Can you predict the increase (or decrease) in the closing value of the emerging-market equity index three years from now? Without a crystal ball, it is impossible to correctly estimate future market trends, not to mention the ability to identify the best time to invest. If investors wish to reduce volatility and benefit from long-term growth when the markets move up and down, the automatically executed strategy of dollar-cost averaging may be a feasible choice.
1. What is dollar cost averaging?
It is the practice of regularly investing a fixed dollar amount in a specific investment – regardless of fluctuations in the market price. As a result, an individual buys more units when prices are low and fewer units when prices are high.
2. Why use this strategy?
Financial markets fluctuate, so it is often difficult to choose the best time to invest.
No single investment strategy guarantees easy profits or significant returns. So, it’s important to find a viable long-term approach that matches your risk appetite, financial goals, and budget. Here are the merits of dollar cost averaging:
• Investors regularly invest fixed sums of money based on pre-set orders, regardless of market conditions. Investments made under this strategy are usually smaller than lump-sum amounts. Therefore, it is suitable for investors with a lower risk appetite, less time to spare on closely following the relevant asset prices, or those with limited funds.
• When there are unanticipated market movements (notable rises or falls), inexperienced investors could panic and make irrational decisions, such as buying high due to a fear of missing out on market rallies or selling low to avoid further losses because of falling markets. However, dollar cost averaging helps alleviate the potential negative effects of irrational “active trading” on investment returns.
• When markets are volatile, it is possible to accumulate more units at lower prices, probably resulting in a lower average investment cost than with a lump-sum approach during the entire investment period, which helps diversify risk. If underlying asset prices stabilise or even trend upwards during times of uncertainty, investors may earn positive returns at the end of the period and may even outperform lump-sum investing (see the following example).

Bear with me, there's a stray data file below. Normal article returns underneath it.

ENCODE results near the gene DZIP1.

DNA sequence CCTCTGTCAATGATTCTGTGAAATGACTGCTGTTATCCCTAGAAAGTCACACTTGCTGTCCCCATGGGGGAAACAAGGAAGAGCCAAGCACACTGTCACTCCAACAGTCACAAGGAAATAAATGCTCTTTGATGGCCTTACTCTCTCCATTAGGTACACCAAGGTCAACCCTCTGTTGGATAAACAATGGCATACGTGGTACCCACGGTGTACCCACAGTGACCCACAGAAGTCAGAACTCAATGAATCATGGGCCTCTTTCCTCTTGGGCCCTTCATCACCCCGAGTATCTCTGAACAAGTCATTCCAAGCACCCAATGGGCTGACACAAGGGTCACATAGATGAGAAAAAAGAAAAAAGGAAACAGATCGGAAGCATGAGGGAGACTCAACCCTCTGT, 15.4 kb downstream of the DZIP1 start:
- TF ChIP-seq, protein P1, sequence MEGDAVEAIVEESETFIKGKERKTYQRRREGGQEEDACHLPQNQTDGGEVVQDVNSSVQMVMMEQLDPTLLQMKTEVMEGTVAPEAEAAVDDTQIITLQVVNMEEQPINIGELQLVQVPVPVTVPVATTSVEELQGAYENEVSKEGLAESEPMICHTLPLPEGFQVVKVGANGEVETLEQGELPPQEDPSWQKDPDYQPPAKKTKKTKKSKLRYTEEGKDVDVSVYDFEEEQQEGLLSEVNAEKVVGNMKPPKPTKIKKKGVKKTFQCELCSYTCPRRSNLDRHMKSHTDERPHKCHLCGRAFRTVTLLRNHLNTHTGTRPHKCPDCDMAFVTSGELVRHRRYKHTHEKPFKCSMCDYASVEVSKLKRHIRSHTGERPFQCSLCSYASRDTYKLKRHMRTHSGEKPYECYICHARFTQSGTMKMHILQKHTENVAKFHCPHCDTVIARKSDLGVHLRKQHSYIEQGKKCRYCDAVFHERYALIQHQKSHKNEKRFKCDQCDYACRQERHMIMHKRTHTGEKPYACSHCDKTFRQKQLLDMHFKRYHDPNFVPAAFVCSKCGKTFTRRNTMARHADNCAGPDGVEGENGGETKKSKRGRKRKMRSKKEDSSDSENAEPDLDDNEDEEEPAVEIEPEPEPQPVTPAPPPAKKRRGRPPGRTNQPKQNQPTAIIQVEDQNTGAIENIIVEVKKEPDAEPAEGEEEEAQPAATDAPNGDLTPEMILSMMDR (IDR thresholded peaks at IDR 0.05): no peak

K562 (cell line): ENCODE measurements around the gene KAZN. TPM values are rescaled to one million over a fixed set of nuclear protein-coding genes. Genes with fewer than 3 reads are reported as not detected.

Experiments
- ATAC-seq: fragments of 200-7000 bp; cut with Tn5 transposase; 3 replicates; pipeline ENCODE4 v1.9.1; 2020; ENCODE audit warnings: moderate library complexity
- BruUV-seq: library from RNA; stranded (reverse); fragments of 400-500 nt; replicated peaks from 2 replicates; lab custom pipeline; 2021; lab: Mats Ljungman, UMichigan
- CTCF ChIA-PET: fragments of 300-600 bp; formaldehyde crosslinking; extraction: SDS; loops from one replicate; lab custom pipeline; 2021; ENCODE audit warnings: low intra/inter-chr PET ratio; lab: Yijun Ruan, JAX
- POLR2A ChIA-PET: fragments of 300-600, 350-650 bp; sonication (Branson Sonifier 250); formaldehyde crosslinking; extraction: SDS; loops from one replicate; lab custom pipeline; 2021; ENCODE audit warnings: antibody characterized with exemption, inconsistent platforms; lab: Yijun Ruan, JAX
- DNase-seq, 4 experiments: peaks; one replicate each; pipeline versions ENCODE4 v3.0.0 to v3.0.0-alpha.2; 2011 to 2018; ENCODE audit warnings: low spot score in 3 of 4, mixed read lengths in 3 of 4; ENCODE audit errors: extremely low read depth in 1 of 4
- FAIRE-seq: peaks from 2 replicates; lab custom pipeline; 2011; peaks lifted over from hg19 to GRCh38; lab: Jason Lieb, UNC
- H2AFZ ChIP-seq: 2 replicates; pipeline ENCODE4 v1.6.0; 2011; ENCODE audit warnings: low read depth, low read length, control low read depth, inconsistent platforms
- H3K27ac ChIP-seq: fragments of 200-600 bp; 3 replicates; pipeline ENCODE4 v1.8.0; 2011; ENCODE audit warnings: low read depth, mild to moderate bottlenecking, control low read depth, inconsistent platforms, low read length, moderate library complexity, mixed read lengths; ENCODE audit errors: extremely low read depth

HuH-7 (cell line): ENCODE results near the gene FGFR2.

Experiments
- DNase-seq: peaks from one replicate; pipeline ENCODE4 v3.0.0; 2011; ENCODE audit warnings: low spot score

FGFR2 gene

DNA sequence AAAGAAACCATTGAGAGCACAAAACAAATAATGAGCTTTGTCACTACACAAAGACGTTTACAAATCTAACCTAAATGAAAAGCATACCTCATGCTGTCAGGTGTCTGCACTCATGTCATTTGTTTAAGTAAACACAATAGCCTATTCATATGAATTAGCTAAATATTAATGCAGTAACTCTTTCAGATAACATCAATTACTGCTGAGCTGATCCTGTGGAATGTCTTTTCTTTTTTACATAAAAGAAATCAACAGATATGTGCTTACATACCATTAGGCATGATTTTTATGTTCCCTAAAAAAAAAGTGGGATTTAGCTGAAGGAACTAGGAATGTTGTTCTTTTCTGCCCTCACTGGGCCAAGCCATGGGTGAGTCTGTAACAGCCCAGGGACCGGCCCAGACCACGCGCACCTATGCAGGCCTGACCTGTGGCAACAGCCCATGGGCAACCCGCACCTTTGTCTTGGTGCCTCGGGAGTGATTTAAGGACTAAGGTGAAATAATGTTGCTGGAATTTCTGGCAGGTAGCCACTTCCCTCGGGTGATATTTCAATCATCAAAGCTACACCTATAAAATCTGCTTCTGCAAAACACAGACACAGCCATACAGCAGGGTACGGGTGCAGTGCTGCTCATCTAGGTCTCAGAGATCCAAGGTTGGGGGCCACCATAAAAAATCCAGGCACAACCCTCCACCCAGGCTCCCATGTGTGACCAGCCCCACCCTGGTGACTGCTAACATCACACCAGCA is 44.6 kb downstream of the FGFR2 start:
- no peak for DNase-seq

3. Investment acumen is the key to lump-sum investing success
The lump-sum approach could be more familiar to investors, many of whom already have relevant experience with equities, bonds, and funds. While both strategies have their own unique characteristics, returns may vary significantly under different market conditions. Market consensus leans towards a belief that if asset prices keep rising, then lump-sum investing provides better returns for calm and seasoned investors, but we should also bear in mind that:
• The key to success with lump-sum investing is capturing the best time to enter or exit markets. However, in real cases, buying low and selling high is not easy.
• Experienced investors can often manage their emotions and deal with market movements calmly and flexibly.
• Inexperienced investors tend to predict the market, overreact to temporary market shifts, and finally quit with a big loss.
4. A systematic investment strategy, by nature, requires active implementation
Time in the market will almost always be better than timing the market. Investment is a long-term venture that can potentially reward the patient with positive returns, while impulsive investors may experience losses.
Dollar-cost averaging provides investors with a disciplined investment strategy that is easy to apply. Once the instruction is set, this approach automatically allocates regular fixed amounts regardless of market conditions and psychological factors, which helps avoid erroneous decisions. If investors believe this strategy could help them achieve their goals, they should actively identify assets with long-term growth potential and initiate a monthly investment plan.